#1
Apr1212, 10:49 PM

P: 542

1. The problem statement, all variables and given/known data
[itex]\int cos^{2}x dx[/itex] I know that [itex]cos^{2}x = \frac{1+cos2x}{2}[/itex] but I don't see how that helps me. Can someone help walk me through it.. 2. Relevant equations 3. The attempt at a solution 



#2
Apr1212, 10:53 PM

P: 1,035

Well, that leaves you with:
[tex]\int \frac{1}{2}+\frac{1}{2}cos(2x)dx[/tex] Which you can break up into two integrals: [tex]\int \frac{1}{2}dx + \int \frac{1}{2}cos(2x)dx[/tex] The first one should be no problem. Isn't there some sort of substitution you can make for the second one? 



#3
Apr1212, 10:53 PM

Sci Advisor
HW Helper
Thanks
P: 25,171

Can you integrate cos(2x)? Use a u substitution.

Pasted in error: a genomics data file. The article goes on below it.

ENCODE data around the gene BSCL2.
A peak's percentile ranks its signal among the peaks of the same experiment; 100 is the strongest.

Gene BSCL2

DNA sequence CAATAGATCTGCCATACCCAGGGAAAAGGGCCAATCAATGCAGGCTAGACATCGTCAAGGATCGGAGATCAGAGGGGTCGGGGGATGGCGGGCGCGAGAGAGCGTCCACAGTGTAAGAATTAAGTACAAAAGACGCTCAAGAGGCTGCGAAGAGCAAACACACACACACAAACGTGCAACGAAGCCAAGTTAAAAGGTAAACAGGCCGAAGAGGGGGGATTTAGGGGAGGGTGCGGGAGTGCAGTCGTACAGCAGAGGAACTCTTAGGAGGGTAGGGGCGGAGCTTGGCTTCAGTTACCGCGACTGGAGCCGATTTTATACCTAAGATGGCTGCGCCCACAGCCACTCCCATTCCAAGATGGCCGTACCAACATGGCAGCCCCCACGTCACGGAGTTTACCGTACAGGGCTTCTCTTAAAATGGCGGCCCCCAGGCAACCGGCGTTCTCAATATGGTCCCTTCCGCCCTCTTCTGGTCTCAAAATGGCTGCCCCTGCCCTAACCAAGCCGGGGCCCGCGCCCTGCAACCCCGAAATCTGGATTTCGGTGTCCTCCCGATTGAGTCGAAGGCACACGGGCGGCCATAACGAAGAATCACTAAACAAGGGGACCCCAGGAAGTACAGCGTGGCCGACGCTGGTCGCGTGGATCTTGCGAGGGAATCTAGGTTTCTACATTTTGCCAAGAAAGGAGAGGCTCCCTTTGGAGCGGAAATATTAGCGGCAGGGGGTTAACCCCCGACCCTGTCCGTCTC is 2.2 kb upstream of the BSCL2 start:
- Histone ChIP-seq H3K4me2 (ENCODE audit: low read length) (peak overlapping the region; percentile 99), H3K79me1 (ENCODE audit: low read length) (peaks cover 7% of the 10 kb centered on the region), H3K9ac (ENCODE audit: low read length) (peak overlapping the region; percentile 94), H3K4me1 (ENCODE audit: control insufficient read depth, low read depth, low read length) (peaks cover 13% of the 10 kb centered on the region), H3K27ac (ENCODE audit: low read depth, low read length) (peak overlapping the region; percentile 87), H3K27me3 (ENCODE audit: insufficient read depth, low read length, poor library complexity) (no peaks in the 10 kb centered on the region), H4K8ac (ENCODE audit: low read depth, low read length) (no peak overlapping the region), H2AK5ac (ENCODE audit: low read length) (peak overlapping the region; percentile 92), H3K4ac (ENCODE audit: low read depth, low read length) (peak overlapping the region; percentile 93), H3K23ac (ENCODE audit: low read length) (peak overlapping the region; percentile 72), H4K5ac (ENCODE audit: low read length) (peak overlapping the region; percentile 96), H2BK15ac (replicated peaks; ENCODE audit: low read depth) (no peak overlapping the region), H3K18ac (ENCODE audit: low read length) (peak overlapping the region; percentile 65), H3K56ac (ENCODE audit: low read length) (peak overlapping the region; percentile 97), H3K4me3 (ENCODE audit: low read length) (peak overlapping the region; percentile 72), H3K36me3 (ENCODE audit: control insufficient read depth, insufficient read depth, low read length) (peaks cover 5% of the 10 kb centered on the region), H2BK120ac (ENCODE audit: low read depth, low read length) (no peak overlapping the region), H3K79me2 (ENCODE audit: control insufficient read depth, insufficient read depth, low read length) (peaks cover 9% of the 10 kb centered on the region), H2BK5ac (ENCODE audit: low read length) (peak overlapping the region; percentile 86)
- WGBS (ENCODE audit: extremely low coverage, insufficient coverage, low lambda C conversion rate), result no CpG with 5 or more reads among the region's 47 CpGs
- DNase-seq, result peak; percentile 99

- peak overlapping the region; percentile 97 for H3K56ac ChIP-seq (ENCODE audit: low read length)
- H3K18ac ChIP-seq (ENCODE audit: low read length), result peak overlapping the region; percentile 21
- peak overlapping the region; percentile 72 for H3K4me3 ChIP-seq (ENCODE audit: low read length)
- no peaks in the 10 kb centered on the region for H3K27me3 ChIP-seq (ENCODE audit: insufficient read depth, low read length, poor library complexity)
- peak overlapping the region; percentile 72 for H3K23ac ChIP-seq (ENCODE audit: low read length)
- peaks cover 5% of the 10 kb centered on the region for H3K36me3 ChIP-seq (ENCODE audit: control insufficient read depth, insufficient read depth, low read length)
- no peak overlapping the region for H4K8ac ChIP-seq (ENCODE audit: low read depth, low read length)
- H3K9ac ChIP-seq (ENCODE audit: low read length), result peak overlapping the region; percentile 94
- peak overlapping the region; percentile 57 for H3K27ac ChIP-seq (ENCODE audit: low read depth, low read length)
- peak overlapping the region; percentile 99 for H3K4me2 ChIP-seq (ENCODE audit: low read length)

#4
Apr1212, 11:03 PM

P: 542

cos^2(x) Integral..
u=2x du=(1/2)dx
(1/2)∫cosudu =(1/4)sin2x So then.. x/2 + (1/4)sin2x but thats not the answer.. 



#5
Apr1212, 11:05 PM

Sci Advisor
HW Helper
Thanks
P: 25,171





#6
Apr1212, 11:06 PM

P: 542




Register to reply 
Related Discussions  
Does path integral and loop integral in a Feynman diagram violate special relativity?  General Physics  0  
Integral equation with a derivative of the function inside the integral  Calculus & Beyond Homework  5  
Rewrite the integral as an equivalent iterated integral in the order  Calculus & Beyond Homework  5  
Using polar coord. to change double integral into single integral involving only r.  Calculus & Beyond Homework  5  
Is the ordinary integral a special case of the line integral?  Calculus  3